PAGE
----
What You Will Need for Your Window Box Salad Garden

  

The basic requirements for a window box salad garden are just a window box planter and a sunny spot to place it. You will of course also need to fill it with soil and purchase some seeds to plant. Since one package of seeds will give your far more than you’ll need for your little garden, you may want to share with friends or neighbors. You can trade some of your lettuce seeds for a few of their radishes. 

What You Can Grow in Your Window Box Salad Garden

  

You can grow any shallow-rooted plants in a window box salad garden. If your planter box is at least four inches deep you can plant onions, various types of lettuce, radishes, beets, spinach and even stubby varieties of carrots. Many herbs, like basil and thyme, also do well in window boxes. 

How to Get Started on Your Window Box Salad Garden

  

If you are purchasing a new window box planter, be sure to get one with drainage holes in the bottom. This will prevent root rot if you happen to over-water it. If you’re using a planter box you already have and it does not have drainage, you’ll just need to be much more careful when you water it.

High quality potting soils work best for a window box salad garden, and since you won’t need a whole lot, it won’t be that expensive. If you use regular dirt from your yard, you may need to incorporate a little sand or humus to get a mix that has a good balance between holding water and draining well.

Fill your planter with soil and then tamp it down firmly. Then add additional soil to the top and plant your seeds according to package directions. Note: It is OK to plant the seeds a little closer than you would in an open garden, since you will be fertilizing them and caring for them more closely. Water your seeds well and place the planter in a sunny spot, either inside or out.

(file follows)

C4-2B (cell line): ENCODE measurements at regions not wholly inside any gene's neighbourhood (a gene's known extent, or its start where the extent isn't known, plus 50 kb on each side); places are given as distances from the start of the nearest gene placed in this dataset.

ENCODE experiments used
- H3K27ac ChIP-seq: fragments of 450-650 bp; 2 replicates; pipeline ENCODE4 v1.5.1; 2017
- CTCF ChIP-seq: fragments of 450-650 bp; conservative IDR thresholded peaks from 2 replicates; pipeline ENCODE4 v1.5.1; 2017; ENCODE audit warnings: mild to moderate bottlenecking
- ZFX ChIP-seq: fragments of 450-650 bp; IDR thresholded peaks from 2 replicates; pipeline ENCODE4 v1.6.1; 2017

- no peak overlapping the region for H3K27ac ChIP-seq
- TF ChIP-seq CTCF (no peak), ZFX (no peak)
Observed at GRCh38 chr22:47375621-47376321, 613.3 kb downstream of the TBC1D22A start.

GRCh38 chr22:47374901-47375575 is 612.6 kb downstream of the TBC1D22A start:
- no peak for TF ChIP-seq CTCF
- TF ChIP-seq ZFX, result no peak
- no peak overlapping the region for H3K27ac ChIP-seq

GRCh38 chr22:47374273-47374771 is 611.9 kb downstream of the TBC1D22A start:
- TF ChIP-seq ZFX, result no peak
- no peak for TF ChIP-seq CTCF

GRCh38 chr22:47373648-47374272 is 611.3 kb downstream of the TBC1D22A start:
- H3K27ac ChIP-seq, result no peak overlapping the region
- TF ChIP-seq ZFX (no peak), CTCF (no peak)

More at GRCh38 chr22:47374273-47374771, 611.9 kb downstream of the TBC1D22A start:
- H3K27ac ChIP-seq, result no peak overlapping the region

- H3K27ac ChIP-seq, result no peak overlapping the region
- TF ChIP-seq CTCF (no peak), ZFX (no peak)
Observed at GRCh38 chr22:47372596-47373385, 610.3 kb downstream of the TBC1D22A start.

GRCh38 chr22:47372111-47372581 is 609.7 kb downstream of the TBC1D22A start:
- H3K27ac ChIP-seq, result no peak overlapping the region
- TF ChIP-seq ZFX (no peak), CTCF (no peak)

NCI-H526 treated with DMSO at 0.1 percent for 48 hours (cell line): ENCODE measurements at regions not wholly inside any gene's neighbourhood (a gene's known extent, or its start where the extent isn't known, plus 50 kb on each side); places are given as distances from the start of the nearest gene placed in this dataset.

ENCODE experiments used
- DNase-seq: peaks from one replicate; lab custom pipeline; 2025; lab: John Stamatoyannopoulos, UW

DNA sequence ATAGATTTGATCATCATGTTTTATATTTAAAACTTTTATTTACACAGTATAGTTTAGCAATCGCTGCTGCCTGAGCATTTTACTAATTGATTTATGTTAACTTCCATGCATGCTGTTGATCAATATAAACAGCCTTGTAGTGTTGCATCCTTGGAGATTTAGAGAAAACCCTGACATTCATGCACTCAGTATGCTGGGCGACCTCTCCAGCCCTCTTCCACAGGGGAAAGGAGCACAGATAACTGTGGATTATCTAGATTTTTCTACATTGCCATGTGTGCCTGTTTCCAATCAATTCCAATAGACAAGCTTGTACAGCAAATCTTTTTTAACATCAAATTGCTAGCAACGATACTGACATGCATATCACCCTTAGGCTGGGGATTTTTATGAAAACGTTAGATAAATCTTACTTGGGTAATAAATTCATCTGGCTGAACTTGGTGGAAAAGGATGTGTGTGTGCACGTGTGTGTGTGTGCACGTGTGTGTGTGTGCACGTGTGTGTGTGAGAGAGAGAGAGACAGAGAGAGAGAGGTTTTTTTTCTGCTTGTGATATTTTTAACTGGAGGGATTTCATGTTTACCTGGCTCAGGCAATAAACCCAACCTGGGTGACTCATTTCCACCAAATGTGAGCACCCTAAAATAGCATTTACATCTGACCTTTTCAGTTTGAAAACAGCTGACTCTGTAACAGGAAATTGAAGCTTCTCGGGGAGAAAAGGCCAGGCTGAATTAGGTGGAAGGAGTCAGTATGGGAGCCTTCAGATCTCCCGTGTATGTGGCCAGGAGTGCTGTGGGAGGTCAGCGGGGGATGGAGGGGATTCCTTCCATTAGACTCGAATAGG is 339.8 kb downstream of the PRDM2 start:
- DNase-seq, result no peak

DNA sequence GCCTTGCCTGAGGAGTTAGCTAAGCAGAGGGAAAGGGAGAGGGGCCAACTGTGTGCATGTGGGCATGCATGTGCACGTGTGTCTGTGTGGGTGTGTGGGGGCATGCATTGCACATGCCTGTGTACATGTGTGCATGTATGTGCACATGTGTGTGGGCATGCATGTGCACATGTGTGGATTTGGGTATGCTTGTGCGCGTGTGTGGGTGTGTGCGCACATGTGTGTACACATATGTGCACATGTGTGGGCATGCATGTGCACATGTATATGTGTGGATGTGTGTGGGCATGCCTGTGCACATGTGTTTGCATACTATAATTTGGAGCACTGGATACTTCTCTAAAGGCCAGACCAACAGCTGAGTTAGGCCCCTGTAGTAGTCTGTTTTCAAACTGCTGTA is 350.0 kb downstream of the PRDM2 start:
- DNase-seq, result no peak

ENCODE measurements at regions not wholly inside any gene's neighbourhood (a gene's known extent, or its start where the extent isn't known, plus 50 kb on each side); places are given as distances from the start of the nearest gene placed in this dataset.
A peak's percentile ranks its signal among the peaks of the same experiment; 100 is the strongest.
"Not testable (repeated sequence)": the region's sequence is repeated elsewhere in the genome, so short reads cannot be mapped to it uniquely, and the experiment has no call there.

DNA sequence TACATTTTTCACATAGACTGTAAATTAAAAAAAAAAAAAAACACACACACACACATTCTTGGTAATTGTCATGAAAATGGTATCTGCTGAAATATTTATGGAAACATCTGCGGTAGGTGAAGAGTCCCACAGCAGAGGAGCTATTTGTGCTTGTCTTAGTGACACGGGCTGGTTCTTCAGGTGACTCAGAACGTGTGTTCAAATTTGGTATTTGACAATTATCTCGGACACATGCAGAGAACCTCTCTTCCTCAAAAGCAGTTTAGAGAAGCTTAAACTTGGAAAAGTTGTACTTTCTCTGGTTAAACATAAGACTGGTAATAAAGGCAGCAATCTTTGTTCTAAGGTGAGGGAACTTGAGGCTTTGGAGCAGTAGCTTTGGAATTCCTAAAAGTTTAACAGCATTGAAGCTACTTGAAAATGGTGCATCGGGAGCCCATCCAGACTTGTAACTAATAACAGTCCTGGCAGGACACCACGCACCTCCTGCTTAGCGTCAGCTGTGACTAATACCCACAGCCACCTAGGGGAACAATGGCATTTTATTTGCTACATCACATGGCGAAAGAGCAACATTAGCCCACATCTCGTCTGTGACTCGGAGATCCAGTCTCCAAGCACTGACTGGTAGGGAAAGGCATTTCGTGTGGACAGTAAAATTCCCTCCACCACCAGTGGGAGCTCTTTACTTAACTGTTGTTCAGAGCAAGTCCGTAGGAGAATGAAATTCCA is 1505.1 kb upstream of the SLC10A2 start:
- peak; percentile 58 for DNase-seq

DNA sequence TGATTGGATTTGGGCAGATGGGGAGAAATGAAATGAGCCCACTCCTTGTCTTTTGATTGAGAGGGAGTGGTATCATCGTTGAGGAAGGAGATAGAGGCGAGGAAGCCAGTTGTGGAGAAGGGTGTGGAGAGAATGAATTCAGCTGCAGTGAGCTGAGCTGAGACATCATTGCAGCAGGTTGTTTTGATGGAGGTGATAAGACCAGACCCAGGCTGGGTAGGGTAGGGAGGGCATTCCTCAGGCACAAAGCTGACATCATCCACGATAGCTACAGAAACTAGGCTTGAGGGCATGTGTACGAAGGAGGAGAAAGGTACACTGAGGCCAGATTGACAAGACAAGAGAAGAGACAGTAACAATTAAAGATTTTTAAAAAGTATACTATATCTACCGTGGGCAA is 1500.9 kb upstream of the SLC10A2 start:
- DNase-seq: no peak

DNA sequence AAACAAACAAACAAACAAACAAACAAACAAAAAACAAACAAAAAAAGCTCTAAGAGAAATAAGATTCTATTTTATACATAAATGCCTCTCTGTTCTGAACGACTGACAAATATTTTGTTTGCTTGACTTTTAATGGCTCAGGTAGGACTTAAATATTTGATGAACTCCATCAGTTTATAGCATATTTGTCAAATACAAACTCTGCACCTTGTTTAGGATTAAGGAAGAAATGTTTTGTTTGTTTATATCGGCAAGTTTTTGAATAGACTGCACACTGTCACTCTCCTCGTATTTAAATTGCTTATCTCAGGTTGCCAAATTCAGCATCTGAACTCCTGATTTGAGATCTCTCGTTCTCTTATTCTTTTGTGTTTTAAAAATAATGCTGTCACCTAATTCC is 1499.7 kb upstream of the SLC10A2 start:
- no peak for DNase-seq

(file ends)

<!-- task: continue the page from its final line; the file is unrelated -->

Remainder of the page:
How to Care for Your Window Box Salad Garden

  

Water and weed your garden at least every other day. You will also want to fertilize it often, since the seedlings will have little soil from which to extract their nutrients. If you want to grow your garden organically, you can make compost tea to water and fertilize at the same time. Or, you can buy a fertilizer at any garden store that should work well.

Growing your own vegetables – even on a small scale – is a great way to feel good about what you’re eating. It’s also the perfect opportunity to teach children a variety of lessons about nature.

Sunday, February 15, 2015

Feeding Birds in Winter





Suet is a great option for feeding birds in winter. Here, a red-bellied woodpecker enjoys a tasty treat from a suet feeder. Image credit: Mike's Birds
As winter temperatures plummet, survival becomes more difficult for most species of birds. Their summer and fall food sources have diminished or disappeared completely. In addition, the colder temperatures require that they take in more calories to keep warm. For that reason, feeding birds in winter brings a different set of challenges for bird lovers. 

It’s All about Calories 

Keeping warm burns calories. So the colder it gets the more calories a bird needs to stay warm. The seeds we fed our backyard birds from March through November may no longer give them the extra calories they need for winter survival. Just as their eating habits have changed, our feeding habits need to change as well. Feeding birds in winter should include lots of high fat, high energy food choices. 

Healthy Options for Feeding Birds in Winter 
  •  Fat – Suet is 100% fat and is an excellent choice for feeding birds in winter. You can either purchase suet (usually found in square cakes) or make your own. It’s fun and easy to make yourself – check out this suet recipe for birds if you’re interested.
  • Peanut butter – Peanut butter is also high in fat and is a favorite of birds like nuthatches and woodpeckers.